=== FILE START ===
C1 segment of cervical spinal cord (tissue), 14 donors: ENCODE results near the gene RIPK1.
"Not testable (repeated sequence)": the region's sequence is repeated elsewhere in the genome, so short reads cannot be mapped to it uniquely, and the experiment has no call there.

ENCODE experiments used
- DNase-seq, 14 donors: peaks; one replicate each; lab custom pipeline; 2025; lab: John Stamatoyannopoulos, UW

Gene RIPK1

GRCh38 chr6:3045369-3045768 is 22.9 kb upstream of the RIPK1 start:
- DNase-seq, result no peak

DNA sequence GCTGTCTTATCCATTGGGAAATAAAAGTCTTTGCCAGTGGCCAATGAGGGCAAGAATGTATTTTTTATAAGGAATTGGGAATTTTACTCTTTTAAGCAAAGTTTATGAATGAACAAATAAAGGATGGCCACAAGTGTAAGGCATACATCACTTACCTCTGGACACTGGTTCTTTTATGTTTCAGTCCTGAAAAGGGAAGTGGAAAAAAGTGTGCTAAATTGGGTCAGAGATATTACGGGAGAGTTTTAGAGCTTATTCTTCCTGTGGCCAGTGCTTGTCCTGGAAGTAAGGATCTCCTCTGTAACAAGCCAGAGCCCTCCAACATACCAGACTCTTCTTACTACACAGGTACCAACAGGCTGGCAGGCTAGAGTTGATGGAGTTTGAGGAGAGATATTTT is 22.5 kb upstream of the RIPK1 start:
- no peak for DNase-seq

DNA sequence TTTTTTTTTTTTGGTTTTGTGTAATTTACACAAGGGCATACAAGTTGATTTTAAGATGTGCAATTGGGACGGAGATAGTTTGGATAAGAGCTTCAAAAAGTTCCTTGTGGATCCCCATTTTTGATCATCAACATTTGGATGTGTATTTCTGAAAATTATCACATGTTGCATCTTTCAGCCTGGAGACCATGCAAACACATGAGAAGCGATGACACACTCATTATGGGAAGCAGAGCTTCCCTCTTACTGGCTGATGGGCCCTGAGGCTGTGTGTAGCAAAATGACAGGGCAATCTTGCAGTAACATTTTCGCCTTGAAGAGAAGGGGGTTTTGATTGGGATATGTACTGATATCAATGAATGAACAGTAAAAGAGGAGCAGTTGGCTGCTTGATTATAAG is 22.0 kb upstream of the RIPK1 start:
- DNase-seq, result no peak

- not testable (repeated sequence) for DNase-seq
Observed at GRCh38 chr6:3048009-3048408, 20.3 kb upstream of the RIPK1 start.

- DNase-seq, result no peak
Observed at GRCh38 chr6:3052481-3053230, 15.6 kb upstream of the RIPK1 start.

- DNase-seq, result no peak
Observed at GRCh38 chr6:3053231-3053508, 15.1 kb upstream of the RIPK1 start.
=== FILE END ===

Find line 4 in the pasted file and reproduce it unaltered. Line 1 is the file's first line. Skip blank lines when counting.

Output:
- DNase-seq, 14 donors: peaks; one replicate each; lab custom pipeline; 2025; lab: John Stamatoyannopoulos, UW